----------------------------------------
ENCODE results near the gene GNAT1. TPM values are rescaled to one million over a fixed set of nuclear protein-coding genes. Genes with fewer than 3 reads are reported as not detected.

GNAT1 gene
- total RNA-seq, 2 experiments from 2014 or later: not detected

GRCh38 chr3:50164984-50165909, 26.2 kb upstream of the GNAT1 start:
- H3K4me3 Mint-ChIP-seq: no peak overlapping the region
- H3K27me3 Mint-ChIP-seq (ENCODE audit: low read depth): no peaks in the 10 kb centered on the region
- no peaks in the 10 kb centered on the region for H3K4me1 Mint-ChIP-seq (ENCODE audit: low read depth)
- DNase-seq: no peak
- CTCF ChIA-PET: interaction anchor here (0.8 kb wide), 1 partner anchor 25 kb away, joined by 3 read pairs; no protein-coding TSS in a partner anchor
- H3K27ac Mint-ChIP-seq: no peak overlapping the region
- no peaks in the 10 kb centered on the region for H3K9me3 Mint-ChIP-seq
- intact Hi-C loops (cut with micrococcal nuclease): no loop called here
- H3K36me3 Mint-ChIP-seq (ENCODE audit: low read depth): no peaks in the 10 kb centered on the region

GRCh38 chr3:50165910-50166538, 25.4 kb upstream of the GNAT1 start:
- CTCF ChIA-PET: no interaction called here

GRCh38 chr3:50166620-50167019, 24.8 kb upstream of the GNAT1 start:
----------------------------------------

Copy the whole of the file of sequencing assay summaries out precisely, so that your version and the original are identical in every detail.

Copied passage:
ENCODE results near the gene GNAT1. TPM values are rescaled to one million over a fixed set of nuclear protein-coding genes. Genes with fewer than 3 reads are reported as not detected.

GNAT1 gene
- total RNA-seq, 2 experiments from 2014 or later: not detected

GRCh38 chr3:50164984-50165909, 26.2 kb upstream of the GNAT1 start:
- H3K4me3 Mint-ChIP-seq: no peak overlapping the region
- H3K27me3 Mint-ChIP-seq (ENCODE audit: low read depth): no peaks in the 10 kb centered on the region
- no peaks in the 10 kb centered on the region for H3K4me1 Mint-ChIP-seq (ENCODE audit: low read depth)
- DNase-seq: no peak
- CTCF ChIA-PET: interaction anchor here (0.8 kb wide), 1 partner anchor 25 kb away, joined by 3 read pairs; no protein-coding TSS in a partner anchor
- H3K27ac Mint-ChIP-seq: no peak overlapping the region
- no peaks in the 10 kb centered on the region for H3K9me3 Mint-ChIP-seq
- intact Hi-C loops (cut with micrococcal nuclease): no loop called here
- H3K36me3 Mint-ChIP-seq (ENCODE audit: low read depth): no peaks in the 10 kb centered on the region

GRCh38 chr3:50165910-50166538, 25.4 kb upstream of the GNAT1 start:
- CTCF ChIA-PET: no interaction called here

GRCh38 chr3:50166620-50167019, 24.8 kb upstream of the GNAT1 start: